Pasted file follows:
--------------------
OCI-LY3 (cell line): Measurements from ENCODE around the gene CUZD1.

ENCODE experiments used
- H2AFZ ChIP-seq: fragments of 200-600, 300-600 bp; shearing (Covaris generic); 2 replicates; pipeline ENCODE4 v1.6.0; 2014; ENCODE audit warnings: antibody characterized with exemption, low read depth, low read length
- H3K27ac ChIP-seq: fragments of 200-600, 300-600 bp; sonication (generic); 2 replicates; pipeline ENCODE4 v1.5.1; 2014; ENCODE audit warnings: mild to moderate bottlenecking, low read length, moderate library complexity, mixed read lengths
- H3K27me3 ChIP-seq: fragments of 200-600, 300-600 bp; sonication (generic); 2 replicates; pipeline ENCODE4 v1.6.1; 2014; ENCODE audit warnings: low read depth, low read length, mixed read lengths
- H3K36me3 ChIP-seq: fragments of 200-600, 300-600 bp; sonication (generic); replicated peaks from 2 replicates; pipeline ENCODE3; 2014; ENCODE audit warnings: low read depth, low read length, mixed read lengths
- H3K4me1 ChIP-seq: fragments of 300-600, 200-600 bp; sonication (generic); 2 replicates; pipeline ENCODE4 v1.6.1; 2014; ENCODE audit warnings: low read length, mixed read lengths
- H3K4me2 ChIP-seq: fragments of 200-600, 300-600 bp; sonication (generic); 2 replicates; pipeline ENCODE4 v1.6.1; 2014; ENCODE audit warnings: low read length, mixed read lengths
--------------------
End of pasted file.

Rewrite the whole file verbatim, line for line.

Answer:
OCI-LY3 (cell line): Measurements from ENCODE around the gene CUZD1.

ENCODE experiments used
- H2AFZ ChIP-seq: fragments of 200-600, 300-600 bp; shearing (Covaris generic); 2 replicates; pipeline ENCODE4 v1.6.0; 2014; ENCODE audit warnings: antibody characterized with exemption, low read depth, low read length
- H3K27ac ChIP-seq: fragments of 200-600, 300-600 bp; sonication (generic); 2 replicates; pipeline ENCODE4 v1.5.1; 2014; ENCODE audit warnings: mild to moderate bottlenecking, low read length, moderate library complexity, mixed read lengths
- H3K27me3 ChIP-seq: fragments of 200-600, 300-600 bp; sonication (generic); 2 replicates; pipeline ENCODE4 v1.6.1; 2014; ENCODE audit warnings: low read depth, low read length, mixed read lengths
- H3K36me3 ChIP-seq: fragments of 200-600, 300-600 bp; sonication (generic); replicated peaks from 2 replicates; pipeline ENCODE3; 2014; ENCODE audit warnings: low read depth, low read length, mixed read lengths
- H3K4me1 ChIP-seq: fragments of 300-600, 200-600 bp; sonication (generic); 2 replicates; pipeline ENCODE4 v1.6.1; 2014; ENCODE audit warnings: low read length, mixed read lengths
- H3K4me2 ChIP-seq: fragments of 200-600, 300-600 bp; sonication (generic); 2 replicates; pipeline ENCODE4 v1.6.1; 2014; ENCODE audit warnings: low read length, mixed read lengths